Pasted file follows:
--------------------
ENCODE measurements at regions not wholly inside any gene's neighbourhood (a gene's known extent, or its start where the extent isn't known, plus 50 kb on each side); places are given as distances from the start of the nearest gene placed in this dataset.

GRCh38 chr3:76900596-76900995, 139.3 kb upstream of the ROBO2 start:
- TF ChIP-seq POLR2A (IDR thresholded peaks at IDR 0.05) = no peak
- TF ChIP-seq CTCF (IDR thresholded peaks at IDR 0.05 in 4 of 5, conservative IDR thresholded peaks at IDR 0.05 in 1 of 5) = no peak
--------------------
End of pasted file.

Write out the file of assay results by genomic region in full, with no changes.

ENCODE measurements at regions not wholly inside any gene's neighbourhood (a gene's known extent, or its start where the extent isn't known, plus 50 kb on each side); places are given as distances from the start of the nearest gene placed in this dataset.

GRCh38 chr3:76900596-76900995, 139.3 kb upstream of the ROBO2 start:
- TF ChIP-seq POLR2A (IDR thresholded peaks at IDR 0.05) = no peak
- TF ChIP-seq CTCF (IDR thresholded peaks at IDR 0.05 in 4 of 5, conservative IDR thresholded peaks at IDR 0.05 in 1 of 5) = no peak